Since the beginning of the 2023 calendar year, vehicle inventory levels have been steadily rising across the United States as the effects of supply chain-related constraints are addressed. However, with the current UAW union’s widespread strikes on the Big Three, brands like Chevy could see a notable drop in its days supply figures as the ‘Stand Up’ strikes continues.
As of September 2023, Chevy was running at a 57 days supply. For comparisons sake, a 60 days supply is considered optimal across the automotive industry. However, this strong inventory level may not last forever.
As of the time of this writing, there are no outwardly signs that the UAW strikes are currently taking place, as Cox Automotive noted that the impacts have thus far been quite muted. Nonetheless, the UAW expanded strikes against General Motors and Ford in late September 2023, so a ripple effect might be noticeable sometime in October 2023.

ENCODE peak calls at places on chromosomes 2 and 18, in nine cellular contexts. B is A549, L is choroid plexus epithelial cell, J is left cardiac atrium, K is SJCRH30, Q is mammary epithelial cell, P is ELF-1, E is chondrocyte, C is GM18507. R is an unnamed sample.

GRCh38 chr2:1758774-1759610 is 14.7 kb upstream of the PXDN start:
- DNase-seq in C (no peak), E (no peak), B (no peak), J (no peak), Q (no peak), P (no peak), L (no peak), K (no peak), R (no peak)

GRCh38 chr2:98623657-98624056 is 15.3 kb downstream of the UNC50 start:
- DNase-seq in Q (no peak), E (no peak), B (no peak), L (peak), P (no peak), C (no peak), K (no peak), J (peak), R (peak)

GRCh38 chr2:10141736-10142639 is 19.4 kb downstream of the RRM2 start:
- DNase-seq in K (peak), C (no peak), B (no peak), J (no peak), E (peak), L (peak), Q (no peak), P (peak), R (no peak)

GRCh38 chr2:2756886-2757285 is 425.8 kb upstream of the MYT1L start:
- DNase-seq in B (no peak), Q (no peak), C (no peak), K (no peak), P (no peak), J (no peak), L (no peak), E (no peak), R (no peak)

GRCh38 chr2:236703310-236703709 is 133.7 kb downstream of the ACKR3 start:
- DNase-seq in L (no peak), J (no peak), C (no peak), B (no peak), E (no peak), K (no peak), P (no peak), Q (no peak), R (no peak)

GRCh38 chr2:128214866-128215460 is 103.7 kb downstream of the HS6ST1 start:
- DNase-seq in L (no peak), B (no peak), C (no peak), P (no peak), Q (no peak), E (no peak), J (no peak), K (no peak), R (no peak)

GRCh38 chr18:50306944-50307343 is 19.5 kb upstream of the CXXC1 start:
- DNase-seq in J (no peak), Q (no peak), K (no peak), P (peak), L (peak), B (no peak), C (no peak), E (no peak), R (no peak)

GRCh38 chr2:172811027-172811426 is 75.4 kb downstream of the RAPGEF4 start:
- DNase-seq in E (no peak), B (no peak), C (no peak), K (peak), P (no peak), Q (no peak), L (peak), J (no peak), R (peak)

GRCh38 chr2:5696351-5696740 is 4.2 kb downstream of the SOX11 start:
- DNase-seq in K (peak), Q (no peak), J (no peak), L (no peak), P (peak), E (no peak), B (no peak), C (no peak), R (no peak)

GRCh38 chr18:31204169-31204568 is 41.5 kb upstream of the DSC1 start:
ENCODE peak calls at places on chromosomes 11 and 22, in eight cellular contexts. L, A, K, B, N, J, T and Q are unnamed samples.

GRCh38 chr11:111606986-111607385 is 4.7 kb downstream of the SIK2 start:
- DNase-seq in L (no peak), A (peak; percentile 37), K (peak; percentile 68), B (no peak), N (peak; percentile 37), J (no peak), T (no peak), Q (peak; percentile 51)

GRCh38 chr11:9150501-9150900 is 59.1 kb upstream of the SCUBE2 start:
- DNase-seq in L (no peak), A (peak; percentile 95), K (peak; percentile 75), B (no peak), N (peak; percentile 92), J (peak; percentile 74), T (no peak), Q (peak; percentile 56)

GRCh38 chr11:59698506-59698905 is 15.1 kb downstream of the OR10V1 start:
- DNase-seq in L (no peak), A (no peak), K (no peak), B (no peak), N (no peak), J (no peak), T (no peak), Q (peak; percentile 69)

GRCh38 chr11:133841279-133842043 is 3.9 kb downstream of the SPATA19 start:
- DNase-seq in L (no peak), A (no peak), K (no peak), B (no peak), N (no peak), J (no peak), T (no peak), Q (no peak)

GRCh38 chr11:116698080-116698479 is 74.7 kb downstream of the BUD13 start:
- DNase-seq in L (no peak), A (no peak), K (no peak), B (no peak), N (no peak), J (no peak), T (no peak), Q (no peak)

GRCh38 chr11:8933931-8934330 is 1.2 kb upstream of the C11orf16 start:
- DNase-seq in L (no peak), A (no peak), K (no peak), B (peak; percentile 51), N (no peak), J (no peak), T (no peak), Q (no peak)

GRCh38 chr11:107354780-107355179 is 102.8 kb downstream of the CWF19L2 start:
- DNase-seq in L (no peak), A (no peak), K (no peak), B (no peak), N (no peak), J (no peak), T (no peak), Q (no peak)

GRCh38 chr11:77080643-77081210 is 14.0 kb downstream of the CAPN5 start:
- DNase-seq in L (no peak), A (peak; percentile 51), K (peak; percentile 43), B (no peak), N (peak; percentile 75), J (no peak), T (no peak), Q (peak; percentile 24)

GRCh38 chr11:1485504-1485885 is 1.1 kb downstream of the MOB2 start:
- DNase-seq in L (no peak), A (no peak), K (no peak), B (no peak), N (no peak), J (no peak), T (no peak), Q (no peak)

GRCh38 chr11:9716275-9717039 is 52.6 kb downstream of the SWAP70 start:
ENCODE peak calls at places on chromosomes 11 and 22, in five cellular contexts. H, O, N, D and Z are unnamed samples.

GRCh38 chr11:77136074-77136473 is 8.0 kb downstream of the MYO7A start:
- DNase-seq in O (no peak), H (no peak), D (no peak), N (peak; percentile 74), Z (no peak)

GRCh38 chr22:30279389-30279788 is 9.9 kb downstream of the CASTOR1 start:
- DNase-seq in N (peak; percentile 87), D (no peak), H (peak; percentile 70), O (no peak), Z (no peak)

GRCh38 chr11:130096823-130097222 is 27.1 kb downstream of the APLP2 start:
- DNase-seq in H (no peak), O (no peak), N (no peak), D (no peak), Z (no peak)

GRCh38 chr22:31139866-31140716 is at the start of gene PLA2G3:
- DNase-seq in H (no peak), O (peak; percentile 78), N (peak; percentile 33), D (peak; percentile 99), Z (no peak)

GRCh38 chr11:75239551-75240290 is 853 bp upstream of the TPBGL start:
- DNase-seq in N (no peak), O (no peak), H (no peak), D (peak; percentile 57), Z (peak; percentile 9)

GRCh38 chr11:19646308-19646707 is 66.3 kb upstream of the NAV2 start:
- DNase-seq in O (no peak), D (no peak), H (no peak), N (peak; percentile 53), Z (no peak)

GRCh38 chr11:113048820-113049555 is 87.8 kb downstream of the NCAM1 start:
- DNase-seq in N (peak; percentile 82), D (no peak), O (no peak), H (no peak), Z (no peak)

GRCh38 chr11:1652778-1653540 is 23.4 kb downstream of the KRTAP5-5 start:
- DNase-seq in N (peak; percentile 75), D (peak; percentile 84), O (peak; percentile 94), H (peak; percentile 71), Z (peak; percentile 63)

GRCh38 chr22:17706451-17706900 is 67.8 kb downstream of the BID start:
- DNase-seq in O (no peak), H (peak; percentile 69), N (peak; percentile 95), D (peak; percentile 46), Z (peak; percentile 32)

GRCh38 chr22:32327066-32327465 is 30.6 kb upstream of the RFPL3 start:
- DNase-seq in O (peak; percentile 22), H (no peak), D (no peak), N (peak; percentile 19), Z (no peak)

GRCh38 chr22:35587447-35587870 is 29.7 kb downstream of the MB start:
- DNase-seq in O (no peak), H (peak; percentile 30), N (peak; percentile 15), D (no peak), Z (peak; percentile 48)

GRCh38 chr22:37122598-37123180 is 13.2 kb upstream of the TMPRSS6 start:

Moving forward, it’s uncertain exactly how the strikes will play out. As the Big Three continue to bargain with the UAW, the union may decide to lessen its strikes if it receives what it perceives as good progress in negotiations, similar to how Stellantis was spared from the recent strike expansions. Notably, the UAW has yet to target full-size truck and SUV production, the automakers’ most profitable vehicles.
In regard to Chevy specifically, both the GM Wentzville plant in Missouri and the GM Lansing Delta Township plant in Michigan are experiencing a strike. From there, the union may decide to target the GM Arlington plant in Texas, which produces vehicles like the Chevy Silverado, in order to attempt to corner General Motors into a deal.